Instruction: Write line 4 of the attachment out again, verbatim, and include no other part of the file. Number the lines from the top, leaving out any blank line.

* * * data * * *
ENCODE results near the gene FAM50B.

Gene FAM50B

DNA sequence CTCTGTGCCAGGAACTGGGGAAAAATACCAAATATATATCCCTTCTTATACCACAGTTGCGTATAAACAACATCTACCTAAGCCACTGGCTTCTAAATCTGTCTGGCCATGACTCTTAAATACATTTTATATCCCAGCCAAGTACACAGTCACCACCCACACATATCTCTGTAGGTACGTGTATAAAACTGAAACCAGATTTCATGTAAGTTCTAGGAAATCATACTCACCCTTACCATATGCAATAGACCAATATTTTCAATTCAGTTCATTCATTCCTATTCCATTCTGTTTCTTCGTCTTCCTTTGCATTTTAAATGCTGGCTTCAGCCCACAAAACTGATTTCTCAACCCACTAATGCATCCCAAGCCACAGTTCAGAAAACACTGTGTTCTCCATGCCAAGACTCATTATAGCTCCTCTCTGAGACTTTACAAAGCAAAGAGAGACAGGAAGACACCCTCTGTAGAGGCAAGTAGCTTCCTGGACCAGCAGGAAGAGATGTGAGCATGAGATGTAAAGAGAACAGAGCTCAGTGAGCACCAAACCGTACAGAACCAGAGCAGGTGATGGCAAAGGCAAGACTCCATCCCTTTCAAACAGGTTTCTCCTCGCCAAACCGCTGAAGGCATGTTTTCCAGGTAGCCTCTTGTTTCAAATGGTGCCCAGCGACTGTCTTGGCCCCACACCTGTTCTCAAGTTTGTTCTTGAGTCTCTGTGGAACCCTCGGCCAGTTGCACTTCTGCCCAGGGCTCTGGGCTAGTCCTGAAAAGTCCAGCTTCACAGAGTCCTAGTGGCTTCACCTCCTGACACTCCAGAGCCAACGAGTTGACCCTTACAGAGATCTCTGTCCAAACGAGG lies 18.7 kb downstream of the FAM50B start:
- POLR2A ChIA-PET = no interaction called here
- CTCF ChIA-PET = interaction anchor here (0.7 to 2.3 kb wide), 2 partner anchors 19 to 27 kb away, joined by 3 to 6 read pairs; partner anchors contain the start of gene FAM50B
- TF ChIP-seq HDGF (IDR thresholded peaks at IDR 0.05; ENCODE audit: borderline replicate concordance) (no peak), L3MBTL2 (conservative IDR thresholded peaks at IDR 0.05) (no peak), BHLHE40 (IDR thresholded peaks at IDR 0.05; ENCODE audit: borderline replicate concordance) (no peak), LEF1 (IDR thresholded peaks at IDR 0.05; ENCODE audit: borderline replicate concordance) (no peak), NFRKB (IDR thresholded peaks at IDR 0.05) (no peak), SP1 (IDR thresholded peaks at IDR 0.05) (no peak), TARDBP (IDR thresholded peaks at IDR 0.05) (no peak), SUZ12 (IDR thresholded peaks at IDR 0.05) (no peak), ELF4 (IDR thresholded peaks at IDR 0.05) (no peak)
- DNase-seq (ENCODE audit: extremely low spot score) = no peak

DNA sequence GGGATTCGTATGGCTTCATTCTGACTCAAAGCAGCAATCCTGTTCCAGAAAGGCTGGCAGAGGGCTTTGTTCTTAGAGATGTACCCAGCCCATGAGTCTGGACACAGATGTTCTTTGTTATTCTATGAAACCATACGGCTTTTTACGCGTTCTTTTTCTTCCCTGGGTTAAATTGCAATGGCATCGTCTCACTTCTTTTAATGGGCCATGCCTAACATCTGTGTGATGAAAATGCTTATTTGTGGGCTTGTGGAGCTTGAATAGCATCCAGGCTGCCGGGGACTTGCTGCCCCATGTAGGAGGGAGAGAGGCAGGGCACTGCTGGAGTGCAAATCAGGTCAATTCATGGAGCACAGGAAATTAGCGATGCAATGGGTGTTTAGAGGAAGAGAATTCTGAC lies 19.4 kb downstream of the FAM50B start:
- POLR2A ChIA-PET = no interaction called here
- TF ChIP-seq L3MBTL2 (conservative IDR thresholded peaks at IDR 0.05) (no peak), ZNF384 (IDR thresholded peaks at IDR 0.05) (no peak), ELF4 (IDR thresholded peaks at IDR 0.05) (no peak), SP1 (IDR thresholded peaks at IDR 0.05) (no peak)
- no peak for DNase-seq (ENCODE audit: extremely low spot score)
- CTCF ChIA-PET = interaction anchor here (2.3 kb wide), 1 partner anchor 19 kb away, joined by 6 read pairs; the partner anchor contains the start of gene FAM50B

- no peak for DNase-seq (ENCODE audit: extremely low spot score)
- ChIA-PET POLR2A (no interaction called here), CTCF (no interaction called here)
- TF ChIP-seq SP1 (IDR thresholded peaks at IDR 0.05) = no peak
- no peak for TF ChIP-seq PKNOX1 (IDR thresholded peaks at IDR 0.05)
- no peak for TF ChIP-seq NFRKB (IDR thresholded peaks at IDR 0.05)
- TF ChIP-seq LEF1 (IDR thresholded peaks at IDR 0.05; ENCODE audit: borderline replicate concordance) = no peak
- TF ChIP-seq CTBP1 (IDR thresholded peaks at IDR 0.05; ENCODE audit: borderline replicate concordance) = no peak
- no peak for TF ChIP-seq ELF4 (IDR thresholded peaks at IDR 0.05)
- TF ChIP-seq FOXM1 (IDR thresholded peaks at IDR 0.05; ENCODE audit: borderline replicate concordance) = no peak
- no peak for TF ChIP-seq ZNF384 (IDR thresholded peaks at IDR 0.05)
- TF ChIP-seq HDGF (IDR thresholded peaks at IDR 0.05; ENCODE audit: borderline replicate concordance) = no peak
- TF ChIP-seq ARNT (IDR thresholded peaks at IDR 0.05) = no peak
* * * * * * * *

- POLR2A ChIA-PET = no interaction called here